The Grey Crowned Crane is widely known not only for its golden crest but its height. It is a mysterious, majestic bird that is mostly found in the wetlands where it lays its eggs, as well as near lakes and ponds in the Rift Valley. However, it roosts on tall trees and in the marshes.
Currently, Kenya holds the largest population of the Grey Crowned Crane in Sub-Saharan Africa.
Lake Ol Bolossat, a lake on the foothills of the Aberdare Ranges in central Kenya is home to 900 Grey Crowned Cranes. It is listed as one of the Important Bird Areas (IBA) in the world. Currently, there are at least 12,000 IBAs worldwide that have been chosen by BirdLife International based on certain criteria that they each meet.
The breeding season for the Grey Crowned Crane is between July and February. During this time, hundreds of cranes flock at Lake Ol Bolossat, displaying courtship dances that are unique only to them.
In the past, Grey Crowned Cranes have been in danger of extinction due to human interference in their environment. Migratory birds would die after collisions with power lines because they weren’t visible to them. There’s also been a call for enforced bans on captive cranes and harmful pesticides that have caused the death of lions and vultures in the past and could also lead to the death of these cranes.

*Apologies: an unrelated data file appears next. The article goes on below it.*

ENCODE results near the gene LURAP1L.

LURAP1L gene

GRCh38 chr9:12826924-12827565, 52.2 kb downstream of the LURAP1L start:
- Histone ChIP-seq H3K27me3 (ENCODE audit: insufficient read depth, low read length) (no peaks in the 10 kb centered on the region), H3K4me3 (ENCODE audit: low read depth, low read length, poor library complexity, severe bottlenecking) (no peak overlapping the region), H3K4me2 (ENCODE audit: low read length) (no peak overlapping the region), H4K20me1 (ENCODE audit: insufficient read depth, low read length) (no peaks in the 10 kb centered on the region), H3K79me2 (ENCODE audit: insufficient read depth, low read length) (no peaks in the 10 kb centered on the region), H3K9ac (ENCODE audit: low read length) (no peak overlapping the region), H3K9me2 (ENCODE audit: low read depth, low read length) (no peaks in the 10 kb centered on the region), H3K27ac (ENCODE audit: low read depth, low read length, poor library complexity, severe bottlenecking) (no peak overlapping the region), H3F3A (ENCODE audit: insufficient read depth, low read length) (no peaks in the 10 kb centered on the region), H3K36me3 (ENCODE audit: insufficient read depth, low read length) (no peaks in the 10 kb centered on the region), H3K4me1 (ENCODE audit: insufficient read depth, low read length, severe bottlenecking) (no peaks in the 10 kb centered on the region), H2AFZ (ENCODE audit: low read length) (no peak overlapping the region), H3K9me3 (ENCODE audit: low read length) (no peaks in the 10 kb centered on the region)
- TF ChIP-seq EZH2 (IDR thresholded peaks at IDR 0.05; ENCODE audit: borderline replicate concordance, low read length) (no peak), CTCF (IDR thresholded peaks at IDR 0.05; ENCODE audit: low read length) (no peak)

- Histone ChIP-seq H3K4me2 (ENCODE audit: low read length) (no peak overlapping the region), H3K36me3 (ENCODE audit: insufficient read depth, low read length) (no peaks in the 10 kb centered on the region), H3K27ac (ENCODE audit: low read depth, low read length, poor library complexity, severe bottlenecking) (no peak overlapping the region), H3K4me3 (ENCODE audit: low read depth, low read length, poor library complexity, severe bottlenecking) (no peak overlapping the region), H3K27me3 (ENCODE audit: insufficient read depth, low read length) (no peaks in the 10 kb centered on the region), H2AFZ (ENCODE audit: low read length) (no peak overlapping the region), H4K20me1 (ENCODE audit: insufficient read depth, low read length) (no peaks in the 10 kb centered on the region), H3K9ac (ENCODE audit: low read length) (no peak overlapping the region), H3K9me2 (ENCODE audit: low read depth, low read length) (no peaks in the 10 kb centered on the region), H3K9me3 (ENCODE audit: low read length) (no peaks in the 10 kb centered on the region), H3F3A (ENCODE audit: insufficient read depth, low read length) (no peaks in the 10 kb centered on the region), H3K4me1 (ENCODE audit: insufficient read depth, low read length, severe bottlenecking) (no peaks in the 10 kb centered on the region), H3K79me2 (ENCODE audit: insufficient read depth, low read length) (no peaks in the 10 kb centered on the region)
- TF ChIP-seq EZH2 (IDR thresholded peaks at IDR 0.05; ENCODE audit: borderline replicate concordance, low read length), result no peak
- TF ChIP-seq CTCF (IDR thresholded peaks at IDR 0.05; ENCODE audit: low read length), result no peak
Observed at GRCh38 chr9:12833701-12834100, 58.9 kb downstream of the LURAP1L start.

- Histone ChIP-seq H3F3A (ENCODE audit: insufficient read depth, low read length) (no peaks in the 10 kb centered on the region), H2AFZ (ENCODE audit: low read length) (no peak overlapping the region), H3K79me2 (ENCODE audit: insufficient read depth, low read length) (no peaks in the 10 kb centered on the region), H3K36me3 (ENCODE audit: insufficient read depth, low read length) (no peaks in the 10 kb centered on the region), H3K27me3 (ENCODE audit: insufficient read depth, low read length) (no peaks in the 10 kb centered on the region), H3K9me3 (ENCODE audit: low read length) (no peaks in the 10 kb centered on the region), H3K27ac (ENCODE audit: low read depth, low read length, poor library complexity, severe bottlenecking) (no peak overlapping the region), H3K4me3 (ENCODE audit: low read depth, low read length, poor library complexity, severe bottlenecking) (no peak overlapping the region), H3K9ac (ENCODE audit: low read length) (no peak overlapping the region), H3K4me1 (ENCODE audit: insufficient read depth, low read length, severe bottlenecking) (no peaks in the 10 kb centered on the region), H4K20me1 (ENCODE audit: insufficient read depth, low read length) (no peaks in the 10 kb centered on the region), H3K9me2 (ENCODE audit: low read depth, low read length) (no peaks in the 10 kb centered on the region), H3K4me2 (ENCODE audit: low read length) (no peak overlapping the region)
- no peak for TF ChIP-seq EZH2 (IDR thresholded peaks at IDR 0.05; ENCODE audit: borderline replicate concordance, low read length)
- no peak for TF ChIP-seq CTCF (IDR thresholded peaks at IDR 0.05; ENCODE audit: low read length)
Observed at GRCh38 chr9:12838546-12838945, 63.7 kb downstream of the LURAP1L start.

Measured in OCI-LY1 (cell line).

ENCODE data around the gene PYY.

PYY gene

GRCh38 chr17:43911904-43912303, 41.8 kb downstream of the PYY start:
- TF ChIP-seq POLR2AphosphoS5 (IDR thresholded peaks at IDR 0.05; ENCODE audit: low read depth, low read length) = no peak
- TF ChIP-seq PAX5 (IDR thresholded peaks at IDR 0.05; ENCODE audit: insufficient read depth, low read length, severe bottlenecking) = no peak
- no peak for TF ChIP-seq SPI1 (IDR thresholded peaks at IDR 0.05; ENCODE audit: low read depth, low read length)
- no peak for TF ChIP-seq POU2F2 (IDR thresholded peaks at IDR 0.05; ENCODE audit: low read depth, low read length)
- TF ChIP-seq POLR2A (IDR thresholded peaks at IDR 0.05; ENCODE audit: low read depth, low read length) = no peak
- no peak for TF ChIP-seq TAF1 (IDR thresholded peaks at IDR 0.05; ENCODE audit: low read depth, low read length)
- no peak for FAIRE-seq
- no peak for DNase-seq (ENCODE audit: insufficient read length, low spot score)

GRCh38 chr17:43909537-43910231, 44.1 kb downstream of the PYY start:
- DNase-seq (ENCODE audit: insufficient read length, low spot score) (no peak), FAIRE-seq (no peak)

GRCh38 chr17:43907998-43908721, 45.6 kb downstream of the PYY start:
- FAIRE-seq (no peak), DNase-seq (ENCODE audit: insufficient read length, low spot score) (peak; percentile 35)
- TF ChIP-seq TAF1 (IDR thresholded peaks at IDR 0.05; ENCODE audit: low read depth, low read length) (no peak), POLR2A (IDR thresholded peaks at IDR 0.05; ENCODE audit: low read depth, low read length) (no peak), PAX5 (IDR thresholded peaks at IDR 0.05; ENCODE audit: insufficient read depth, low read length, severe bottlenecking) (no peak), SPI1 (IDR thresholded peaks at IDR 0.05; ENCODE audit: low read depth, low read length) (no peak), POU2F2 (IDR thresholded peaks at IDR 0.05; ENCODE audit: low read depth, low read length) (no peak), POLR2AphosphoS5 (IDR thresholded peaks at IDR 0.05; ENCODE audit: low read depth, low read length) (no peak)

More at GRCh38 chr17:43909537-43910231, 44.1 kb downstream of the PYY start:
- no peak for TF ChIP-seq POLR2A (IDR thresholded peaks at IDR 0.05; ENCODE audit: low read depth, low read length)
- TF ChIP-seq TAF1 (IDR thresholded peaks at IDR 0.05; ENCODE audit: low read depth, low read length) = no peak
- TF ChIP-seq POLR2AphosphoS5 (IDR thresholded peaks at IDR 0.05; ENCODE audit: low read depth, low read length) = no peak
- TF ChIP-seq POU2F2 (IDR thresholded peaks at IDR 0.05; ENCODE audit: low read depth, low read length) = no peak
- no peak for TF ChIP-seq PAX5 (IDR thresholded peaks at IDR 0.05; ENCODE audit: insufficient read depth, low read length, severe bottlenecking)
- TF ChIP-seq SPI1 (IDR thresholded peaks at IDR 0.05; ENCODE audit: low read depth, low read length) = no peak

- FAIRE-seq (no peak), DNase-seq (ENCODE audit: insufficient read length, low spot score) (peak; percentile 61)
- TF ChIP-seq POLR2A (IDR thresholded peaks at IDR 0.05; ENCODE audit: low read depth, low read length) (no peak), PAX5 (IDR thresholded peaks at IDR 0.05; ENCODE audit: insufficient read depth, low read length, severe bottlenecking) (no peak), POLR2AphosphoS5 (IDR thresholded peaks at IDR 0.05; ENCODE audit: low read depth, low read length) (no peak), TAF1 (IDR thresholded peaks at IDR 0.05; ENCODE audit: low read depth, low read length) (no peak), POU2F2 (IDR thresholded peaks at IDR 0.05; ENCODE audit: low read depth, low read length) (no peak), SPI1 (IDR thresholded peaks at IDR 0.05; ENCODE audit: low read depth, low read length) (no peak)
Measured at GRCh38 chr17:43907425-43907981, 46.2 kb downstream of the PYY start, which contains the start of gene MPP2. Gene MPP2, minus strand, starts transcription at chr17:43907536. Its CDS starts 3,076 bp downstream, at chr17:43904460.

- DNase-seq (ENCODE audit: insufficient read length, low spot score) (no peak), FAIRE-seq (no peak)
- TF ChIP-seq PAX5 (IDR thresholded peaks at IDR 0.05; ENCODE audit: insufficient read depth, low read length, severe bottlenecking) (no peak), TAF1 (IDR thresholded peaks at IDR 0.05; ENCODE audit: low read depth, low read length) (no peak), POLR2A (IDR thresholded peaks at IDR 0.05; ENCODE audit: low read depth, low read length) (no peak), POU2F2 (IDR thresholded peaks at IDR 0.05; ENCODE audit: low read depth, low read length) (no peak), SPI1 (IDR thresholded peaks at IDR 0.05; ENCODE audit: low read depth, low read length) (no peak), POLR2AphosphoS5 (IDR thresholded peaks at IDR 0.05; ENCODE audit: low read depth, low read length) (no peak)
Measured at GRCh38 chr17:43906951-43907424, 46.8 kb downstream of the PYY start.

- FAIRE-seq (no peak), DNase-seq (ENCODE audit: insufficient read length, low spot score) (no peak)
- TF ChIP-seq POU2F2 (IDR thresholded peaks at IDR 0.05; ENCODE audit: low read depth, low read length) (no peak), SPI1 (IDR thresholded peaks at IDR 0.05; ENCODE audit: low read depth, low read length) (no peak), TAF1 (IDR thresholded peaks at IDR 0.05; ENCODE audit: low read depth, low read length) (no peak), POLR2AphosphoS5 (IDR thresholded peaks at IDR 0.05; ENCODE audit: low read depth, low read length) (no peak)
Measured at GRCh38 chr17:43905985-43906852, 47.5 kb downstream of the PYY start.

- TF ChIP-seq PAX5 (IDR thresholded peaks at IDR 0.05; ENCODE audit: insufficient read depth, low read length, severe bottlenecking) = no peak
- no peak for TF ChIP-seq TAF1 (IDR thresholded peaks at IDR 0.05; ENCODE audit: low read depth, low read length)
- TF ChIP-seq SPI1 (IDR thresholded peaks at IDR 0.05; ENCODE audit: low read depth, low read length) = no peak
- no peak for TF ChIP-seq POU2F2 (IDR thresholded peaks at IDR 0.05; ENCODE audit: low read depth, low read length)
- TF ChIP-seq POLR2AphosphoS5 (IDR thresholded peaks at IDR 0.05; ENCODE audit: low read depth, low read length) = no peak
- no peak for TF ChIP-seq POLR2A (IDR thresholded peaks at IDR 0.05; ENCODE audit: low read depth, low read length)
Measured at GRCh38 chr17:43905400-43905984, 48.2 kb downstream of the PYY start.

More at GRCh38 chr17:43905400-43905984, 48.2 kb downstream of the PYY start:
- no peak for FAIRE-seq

The wetlands, the habitat of the crane is also either being burned or drained and grasslands are being converted to agricultural landscapes, while forests that feed wetlands with water are being stripped. This has caused a major decline in the number of cranes in Africa in the last decade.
Nevertheless, South Africa has found a solution to the problem. Rerouting their power lines and making them visible has highly increased their crane population by 46% in the last 11 years. This is something that Kenya hopes to implement as well, in the hopes that it will bring them similar results in the years to come and help them maintain their position as the African country with the highest population of these majestic birds.
For now, however, we are working on keeping track of the Grey Crowned Cranes that we have and are making sure that their habitats are well taken care of.
If you’d like to see the Grey Crowned Cranes, visit Lake Ol Bolossat. It is located between the Aberdare Ranges and Dundori Ridge and is a 4-hour drive from Nairobi via A104.
For accommodation close to the lake, try either Kichakani Paradise or Samawati Lakeside Cottages. They are both fairly close to the lake.
As of now, Lake Ol Bolossat is a protected lake and is, therefore, open to the public. Plan your trip somewhere between July and February, when the cranes flock to the lake in large numbers. If you’re lucky, you’ll also get a glimpse of hippos during your visit.
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